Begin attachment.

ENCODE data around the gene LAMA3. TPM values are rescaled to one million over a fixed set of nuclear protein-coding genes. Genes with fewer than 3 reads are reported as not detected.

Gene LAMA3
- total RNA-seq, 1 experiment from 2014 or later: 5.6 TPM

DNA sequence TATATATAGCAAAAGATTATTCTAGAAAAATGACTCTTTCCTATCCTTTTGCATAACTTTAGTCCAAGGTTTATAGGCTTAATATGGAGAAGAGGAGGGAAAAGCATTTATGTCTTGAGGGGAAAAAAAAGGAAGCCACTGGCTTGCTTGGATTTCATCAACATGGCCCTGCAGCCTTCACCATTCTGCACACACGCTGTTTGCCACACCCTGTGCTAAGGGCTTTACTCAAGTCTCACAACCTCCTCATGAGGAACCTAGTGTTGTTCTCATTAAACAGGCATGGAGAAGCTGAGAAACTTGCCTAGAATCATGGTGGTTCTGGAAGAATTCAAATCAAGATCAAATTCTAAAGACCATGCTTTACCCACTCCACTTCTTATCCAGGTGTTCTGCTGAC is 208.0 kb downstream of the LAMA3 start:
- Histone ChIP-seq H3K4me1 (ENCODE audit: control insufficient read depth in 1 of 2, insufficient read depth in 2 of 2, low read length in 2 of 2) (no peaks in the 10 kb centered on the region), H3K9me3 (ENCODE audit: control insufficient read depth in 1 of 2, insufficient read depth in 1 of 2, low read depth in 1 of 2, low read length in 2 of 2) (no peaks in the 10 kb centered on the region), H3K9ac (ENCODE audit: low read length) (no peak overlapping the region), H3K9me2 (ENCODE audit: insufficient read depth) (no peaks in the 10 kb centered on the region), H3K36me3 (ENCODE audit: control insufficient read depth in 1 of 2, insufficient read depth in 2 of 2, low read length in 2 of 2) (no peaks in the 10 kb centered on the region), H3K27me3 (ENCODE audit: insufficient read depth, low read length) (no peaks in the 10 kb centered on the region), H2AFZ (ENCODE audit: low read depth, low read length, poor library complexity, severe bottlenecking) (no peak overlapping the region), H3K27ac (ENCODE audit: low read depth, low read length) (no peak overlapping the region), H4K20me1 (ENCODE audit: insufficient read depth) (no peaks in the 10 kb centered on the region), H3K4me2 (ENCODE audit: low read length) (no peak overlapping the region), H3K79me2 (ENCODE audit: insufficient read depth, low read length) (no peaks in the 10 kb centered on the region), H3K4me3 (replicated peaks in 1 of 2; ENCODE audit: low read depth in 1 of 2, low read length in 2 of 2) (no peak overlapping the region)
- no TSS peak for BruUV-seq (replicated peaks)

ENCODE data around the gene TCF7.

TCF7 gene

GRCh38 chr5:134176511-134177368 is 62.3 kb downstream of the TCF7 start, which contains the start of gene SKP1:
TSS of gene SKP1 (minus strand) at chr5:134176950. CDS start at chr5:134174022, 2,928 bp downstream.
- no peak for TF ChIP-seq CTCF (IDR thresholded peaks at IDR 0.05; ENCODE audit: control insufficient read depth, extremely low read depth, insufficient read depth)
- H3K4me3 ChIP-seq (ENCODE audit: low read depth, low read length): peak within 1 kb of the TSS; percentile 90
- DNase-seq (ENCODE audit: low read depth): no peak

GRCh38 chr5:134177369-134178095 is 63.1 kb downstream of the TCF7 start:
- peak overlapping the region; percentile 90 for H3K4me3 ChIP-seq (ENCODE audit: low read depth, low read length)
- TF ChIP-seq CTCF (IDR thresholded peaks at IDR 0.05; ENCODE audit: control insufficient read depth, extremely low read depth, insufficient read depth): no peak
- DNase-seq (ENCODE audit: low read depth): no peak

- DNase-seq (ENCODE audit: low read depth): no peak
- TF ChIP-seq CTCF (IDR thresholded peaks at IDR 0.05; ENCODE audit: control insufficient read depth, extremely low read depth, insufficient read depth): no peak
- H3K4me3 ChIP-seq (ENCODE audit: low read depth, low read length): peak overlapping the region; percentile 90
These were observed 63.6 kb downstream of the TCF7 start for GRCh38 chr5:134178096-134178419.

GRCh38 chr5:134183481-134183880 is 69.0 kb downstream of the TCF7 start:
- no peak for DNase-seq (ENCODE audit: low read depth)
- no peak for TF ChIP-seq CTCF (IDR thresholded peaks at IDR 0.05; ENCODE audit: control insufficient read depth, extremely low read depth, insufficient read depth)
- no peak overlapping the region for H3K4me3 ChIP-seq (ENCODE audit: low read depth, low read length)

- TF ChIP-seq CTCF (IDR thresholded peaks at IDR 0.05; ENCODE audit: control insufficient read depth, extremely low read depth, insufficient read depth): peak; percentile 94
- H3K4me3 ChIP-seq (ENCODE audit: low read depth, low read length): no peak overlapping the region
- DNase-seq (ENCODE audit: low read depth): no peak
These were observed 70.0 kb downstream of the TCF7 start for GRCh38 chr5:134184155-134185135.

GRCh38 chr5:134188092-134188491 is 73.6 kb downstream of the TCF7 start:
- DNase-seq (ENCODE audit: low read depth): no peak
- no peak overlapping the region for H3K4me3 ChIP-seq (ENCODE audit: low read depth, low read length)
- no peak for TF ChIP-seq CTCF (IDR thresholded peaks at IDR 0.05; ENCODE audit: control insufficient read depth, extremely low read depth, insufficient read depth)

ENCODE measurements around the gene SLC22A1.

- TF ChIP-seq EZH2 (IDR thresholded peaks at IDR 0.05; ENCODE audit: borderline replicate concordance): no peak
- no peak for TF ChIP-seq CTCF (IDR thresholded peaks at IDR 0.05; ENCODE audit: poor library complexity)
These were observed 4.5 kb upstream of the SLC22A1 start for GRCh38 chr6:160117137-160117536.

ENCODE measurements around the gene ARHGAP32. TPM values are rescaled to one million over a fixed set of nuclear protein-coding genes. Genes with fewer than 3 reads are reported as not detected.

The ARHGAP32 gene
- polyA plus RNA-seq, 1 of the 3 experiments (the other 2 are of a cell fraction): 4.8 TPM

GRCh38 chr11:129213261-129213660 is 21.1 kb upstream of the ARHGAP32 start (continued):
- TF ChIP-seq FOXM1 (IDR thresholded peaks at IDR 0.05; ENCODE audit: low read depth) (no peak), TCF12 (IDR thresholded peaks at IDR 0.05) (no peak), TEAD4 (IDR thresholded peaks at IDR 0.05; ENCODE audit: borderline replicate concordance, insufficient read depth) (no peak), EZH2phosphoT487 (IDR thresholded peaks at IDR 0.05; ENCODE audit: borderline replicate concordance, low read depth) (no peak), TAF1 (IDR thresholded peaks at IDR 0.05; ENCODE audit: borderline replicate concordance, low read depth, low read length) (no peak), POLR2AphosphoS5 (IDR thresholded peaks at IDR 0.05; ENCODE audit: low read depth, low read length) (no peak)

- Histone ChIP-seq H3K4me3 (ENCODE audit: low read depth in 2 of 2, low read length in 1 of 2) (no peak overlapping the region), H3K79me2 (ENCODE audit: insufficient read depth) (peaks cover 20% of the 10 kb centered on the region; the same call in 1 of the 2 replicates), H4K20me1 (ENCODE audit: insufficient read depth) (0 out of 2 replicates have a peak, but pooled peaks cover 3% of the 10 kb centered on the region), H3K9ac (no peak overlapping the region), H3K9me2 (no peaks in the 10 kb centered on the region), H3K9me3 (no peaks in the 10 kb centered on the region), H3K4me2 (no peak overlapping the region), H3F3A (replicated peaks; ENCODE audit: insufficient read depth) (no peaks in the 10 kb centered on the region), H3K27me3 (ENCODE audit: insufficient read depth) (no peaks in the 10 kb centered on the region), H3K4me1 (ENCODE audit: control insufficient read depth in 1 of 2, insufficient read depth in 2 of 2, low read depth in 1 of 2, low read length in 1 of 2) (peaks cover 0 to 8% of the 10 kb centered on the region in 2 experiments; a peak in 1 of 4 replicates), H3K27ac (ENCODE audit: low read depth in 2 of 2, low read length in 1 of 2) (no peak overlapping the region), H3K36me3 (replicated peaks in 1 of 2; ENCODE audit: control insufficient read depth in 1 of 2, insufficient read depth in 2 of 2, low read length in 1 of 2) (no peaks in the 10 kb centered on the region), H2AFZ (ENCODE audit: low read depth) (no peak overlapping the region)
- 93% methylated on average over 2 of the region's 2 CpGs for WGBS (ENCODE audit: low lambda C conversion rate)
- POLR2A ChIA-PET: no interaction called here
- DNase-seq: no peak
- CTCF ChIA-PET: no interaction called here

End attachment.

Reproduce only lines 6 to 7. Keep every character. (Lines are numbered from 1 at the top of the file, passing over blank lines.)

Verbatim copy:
- no TSS peak for BruUV-seq (replicated peaks)

ENCODE data around the gene TCF7.